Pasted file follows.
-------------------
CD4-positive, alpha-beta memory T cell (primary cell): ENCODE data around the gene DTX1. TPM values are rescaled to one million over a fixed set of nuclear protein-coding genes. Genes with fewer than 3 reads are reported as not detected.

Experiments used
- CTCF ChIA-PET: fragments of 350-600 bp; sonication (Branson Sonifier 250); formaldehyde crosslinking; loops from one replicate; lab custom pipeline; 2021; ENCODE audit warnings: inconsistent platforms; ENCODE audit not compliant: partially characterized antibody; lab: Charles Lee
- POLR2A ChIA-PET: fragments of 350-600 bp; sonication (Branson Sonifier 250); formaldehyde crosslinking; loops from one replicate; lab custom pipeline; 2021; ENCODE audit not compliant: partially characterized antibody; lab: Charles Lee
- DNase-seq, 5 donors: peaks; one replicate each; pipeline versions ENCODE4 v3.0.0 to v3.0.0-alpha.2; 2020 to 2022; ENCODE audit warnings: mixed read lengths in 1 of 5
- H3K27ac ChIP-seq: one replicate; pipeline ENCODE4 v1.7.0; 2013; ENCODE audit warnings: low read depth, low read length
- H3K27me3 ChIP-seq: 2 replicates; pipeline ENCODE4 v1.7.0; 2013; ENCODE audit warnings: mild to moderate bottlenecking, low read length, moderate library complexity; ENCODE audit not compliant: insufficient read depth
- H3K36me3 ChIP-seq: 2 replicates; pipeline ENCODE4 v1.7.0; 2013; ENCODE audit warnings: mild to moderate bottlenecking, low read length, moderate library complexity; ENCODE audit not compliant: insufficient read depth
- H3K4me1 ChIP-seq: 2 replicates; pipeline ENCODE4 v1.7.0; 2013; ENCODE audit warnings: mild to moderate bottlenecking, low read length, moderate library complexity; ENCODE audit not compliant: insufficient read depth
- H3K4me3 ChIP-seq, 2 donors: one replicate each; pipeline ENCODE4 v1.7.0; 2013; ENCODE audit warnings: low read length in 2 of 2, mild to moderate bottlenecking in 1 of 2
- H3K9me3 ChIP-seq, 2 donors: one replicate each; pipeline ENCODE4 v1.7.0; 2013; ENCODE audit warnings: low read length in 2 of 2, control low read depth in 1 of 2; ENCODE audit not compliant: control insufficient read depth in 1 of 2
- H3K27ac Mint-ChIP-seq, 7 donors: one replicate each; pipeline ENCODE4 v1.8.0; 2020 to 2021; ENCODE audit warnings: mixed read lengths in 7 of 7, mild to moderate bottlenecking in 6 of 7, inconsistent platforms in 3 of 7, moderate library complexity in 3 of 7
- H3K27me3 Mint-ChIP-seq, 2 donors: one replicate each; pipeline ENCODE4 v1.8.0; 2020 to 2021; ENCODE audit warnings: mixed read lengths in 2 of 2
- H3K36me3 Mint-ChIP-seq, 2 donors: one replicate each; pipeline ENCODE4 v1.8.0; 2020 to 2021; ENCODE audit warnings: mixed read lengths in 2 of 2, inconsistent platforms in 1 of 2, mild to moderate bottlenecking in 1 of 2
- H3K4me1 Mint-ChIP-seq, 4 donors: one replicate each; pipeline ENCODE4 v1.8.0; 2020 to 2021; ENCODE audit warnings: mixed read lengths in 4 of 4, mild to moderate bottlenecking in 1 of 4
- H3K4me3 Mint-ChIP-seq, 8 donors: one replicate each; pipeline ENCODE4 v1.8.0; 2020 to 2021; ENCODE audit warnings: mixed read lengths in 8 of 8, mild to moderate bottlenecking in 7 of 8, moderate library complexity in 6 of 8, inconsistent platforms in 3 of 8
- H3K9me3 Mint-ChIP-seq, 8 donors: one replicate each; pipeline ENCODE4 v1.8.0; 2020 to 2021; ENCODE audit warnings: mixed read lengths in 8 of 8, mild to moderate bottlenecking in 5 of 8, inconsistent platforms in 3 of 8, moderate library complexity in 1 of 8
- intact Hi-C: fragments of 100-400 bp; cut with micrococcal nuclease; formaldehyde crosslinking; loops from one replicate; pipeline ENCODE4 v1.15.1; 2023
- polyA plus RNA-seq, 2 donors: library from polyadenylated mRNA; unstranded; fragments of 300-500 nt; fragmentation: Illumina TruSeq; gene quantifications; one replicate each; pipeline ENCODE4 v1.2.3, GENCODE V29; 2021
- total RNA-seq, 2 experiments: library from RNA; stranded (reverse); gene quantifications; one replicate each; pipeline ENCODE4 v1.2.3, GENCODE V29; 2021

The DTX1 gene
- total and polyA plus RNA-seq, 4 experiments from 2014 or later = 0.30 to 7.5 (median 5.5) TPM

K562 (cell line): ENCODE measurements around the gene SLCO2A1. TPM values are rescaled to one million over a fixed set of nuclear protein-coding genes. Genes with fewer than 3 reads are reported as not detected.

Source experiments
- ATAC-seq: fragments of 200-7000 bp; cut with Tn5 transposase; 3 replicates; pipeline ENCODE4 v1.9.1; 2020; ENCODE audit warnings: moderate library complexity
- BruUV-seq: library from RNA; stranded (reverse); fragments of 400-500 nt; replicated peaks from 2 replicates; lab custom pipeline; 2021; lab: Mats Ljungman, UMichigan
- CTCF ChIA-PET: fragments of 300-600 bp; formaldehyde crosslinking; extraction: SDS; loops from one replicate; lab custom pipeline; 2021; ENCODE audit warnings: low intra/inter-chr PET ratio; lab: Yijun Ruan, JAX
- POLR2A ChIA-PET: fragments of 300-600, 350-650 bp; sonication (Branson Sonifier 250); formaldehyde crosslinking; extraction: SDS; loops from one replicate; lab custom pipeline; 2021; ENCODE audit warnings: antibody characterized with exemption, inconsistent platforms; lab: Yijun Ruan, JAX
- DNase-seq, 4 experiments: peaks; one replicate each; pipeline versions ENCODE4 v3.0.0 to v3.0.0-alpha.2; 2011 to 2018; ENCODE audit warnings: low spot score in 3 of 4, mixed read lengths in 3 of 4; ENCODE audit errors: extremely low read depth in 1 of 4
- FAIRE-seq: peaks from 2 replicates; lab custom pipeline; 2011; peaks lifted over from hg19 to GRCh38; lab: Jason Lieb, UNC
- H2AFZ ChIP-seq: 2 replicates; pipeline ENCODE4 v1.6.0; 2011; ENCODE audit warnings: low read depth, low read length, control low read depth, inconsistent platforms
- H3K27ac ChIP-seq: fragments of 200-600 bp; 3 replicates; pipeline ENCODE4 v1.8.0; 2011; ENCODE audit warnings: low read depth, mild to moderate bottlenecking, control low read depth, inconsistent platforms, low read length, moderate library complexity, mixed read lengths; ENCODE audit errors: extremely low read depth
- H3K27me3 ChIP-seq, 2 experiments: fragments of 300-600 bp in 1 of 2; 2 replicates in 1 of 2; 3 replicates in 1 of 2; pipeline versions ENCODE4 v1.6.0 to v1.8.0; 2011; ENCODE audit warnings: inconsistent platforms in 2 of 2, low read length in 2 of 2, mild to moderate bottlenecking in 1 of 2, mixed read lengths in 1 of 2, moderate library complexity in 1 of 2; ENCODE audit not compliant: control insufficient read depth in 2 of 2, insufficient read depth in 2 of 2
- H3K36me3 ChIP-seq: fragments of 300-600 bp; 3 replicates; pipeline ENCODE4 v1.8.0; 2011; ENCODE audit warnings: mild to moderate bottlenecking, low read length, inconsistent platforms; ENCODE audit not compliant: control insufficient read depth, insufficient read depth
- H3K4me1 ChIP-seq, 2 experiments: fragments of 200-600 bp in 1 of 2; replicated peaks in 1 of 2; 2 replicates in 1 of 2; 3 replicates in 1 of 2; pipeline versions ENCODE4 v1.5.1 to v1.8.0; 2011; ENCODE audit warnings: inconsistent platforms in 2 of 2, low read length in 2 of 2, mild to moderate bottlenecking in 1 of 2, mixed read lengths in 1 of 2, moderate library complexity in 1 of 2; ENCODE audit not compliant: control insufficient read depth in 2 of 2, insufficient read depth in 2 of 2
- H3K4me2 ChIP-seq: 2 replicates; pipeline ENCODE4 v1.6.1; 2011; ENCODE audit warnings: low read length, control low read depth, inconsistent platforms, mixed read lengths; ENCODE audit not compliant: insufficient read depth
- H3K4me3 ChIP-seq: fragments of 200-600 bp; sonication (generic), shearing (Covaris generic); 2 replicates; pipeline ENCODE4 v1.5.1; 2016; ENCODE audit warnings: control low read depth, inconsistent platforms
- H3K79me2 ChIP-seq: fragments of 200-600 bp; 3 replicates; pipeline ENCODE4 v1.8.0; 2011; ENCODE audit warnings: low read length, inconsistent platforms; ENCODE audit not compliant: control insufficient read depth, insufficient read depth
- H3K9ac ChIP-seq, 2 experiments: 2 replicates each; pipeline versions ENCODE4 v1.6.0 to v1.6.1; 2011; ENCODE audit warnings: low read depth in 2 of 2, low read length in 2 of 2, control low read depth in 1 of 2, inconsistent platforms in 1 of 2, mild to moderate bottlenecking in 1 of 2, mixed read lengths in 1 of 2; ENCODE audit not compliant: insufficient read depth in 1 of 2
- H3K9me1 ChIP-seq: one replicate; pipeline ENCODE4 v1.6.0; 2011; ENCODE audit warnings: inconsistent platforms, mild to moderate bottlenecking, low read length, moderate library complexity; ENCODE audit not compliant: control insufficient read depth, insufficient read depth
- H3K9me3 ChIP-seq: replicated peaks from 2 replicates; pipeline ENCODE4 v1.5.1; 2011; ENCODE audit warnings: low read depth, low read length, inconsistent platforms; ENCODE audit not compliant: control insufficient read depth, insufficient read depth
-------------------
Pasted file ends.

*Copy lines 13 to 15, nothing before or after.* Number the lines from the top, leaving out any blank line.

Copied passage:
- H3K27me3 Mint-ChIP-seq, 2 donors: one replicate each; pipeline ENCODE4 v1.8.0; 2020 to 2021; ENCODE audit warnings: mixed read lengths in 2 of 2
- H3K36me3 Mint-ChIP-seq, 2 donors: one replicate each; pipeline ENCODE4 v1.8.0; 2020 to 2021; ENCODE audit warnings: mixed read lengths in 2 of 2, inconsistent platforms in 1 of 2, mild to moderate bottlenecking in 1 of 2
- H3K4me1 Mint-ChIP-seq, 4 donors: one replicate each; pipeline ENCODE4 v1.8.0; 2020 to 2021; ENCODE audit warnings: mixed read lengths in 4 of 4, mild to moderate bottlenecking in 1 of 4